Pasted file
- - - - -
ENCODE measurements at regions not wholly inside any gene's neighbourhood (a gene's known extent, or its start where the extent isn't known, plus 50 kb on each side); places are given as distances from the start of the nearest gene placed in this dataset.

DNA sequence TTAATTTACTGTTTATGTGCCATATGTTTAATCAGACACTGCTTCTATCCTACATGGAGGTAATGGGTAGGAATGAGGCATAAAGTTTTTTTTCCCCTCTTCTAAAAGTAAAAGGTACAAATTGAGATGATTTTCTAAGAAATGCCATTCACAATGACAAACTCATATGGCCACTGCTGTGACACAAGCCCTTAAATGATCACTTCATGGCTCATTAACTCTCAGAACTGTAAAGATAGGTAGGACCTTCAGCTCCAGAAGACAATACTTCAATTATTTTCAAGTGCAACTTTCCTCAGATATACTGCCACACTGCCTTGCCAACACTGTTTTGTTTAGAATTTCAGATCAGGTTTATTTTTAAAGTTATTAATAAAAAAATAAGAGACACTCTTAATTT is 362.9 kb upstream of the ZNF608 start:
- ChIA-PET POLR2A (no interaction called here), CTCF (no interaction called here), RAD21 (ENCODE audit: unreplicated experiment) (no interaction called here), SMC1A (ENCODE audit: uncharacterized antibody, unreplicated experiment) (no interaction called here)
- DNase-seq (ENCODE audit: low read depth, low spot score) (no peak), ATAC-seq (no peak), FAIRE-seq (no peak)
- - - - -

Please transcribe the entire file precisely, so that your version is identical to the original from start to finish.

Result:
ENCODE measurements at regions not wholly inside any gene's neighbourhood (a gene's known extent, or its start where the extent isn't known, plus 50 kb on each side); places are given as distances from the start of the nearest gene placed in this dataset.

DNA sequence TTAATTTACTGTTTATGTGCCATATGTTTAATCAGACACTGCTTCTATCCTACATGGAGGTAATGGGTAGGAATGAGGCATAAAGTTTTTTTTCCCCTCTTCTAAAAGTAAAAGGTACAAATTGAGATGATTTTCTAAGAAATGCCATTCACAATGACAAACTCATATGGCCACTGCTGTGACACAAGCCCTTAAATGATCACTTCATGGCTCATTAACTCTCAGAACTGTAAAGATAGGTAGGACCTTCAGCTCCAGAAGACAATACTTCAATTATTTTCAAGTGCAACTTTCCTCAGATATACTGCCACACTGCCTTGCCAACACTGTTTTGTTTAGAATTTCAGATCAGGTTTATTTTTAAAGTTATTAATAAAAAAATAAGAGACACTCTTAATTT is 362.9 kb upstream of the ZNF608 start:
- ChIA-PET POLR2A (no interaction called here), CTCF (no interaction called here), RAD21 (ENCODE audit: unreplicated experiment) (no interaction called here), SMC1A (ENCODE audit: uncharacterized antibody, unreplicated experiment) (no interaction called here)
- DNase-seq (ENCODE audit: low read depth, low spot score) (no peak), ATAC-seq (no peak), FAIRE-seq (no peak)